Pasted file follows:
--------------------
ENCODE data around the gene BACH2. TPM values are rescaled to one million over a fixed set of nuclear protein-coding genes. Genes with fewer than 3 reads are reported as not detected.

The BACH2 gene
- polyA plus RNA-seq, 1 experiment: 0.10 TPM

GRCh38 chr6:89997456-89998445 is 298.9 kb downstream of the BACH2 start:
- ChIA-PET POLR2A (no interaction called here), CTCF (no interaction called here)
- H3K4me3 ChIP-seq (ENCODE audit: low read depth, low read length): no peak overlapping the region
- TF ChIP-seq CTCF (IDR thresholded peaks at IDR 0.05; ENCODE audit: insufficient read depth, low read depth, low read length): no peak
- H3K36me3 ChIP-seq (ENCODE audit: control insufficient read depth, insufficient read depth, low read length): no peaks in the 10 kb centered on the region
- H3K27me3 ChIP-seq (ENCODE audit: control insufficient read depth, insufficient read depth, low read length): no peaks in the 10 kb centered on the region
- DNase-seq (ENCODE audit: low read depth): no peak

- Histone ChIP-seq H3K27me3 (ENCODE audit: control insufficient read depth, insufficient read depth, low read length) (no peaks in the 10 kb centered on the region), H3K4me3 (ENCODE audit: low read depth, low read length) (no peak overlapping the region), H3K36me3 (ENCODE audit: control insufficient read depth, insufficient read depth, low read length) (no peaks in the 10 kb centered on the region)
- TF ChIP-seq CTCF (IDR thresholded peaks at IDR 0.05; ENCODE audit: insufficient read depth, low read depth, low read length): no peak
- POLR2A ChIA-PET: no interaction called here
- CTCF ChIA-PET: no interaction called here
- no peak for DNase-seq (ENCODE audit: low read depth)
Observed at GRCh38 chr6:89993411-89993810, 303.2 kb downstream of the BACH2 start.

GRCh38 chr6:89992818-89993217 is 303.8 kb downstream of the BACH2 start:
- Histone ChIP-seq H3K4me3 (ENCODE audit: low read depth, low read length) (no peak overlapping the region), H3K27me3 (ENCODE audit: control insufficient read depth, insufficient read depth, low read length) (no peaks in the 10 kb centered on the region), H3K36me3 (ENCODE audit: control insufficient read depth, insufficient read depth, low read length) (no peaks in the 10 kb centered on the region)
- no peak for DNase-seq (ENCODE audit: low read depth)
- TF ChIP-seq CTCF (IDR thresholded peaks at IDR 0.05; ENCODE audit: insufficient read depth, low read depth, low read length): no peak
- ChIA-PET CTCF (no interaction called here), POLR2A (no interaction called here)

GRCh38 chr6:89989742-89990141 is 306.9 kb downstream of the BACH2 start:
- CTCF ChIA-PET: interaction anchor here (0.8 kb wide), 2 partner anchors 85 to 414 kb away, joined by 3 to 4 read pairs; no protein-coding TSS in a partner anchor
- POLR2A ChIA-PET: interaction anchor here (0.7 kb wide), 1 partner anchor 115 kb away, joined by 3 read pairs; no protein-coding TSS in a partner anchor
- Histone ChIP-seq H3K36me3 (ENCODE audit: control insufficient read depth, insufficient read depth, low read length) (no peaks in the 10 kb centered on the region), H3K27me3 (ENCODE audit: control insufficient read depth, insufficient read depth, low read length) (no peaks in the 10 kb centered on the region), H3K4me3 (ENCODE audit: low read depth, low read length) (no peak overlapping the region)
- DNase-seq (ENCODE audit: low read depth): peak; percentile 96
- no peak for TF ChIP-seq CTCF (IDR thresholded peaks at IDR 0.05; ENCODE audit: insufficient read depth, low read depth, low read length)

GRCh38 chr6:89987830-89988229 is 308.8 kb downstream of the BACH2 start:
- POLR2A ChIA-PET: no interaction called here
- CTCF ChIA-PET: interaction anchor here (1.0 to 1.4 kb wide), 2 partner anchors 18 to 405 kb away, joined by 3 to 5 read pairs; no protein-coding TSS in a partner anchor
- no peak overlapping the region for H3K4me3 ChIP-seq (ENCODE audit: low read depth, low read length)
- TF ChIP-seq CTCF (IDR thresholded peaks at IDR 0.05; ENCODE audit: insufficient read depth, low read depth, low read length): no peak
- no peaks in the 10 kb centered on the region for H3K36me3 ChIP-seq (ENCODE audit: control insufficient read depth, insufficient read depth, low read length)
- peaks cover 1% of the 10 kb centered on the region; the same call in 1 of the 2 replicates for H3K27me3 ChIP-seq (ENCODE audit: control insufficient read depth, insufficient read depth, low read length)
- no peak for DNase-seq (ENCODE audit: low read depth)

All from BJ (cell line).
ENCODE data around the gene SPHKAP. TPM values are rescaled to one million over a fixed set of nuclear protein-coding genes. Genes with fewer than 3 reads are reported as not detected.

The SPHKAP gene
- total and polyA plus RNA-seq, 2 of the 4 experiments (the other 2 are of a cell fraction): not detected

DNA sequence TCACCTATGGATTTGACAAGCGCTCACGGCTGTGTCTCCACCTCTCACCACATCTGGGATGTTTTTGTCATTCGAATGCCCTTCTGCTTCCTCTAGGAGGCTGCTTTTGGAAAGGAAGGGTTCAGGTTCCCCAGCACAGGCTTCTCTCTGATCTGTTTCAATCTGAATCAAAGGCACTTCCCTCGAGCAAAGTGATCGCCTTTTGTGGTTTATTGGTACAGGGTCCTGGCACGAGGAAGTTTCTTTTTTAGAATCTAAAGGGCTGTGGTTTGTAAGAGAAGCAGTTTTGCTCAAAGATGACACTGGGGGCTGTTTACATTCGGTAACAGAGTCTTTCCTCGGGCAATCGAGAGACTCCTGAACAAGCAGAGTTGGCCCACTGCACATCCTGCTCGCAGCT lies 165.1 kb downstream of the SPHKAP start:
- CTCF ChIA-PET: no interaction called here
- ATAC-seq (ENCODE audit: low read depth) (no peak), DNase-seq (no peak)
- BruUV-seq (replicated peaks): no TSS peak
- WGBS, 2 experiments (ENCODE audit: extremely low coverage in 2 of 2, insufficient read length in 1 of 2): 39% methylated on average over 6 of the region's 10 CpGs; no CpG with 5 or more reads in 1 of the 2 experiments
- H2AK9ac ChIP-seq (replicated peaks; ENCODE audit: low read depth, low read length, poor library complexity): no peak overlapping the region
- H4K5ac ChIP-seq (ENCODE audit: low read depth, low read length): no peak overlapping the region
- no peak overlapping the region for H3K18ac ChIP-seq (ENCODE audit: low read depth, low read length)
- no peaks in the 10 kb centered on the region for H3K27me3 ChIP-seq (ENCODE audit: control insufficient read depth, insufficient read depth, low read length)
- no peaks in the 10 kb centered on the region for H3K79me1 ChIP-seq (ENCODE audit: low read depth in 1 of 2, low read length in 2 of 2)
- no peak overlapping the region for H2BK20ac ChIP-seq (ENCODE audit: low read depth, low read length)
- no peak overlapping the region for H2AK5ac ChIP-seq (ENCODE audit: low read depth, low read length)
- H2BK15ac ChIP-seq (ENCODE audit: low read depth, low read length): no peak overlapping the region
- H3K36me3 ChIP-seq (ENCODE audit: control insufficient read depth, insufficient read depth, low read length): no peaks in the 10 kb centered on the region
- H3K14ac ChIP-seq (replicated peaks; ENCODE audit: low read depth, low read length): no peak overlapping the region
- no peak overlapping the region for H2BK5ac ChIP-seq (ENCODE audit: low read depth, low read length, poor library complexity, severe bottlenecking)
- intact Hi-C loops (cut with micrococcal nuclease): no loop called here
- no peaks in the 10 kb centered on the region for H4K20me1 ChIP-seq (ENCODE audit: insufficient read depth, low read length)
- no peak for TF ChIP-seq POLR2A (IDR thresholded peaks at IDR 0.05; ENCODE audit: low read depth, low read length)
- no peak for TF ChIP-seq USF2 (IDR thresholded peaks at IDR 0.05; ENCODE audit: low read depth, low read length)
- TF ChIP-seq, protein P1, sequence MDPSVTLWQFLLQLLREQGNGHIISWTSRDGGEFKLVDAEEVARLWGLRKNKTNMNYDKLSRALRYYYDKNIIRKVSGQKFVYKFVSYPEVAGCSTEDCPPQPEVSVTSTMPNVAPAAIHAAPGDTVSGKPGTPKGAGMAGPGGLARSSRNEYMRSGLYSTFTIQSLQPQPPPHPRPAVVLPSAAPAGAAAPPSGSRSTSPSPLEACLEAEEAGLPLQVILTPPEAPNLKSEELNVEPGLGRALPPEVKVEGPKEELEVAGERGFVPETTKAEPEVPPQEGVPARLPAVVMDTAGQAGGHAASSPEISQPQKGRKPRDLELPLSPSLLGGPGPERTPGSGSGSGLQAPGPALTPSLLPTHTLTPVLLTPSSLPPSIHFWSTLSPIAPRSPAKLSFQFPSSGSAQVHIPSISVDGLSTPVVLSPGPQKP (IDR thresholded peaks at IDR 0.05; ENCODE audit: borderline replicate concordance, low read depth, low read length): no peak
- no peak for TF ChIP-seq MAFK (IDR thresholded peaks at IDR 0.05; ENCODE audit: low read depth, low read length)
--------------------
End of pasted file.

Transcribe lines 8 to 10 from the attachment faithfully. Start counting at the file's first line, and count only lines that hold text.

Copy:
- H3K36me3 ChIP-seq (ENCODE audit: control insufficient read depth, insufficient read depth, low read length): no peaks in the 10 kb centered on the region
- H3K27me3 ChIP-seq (ENCODE audit: control insufficient read depth, insufficient read depth, low read length): no peaks in the 10 kb centered on the region
- DNase-seq (ENCODE audit: low read depth): no peak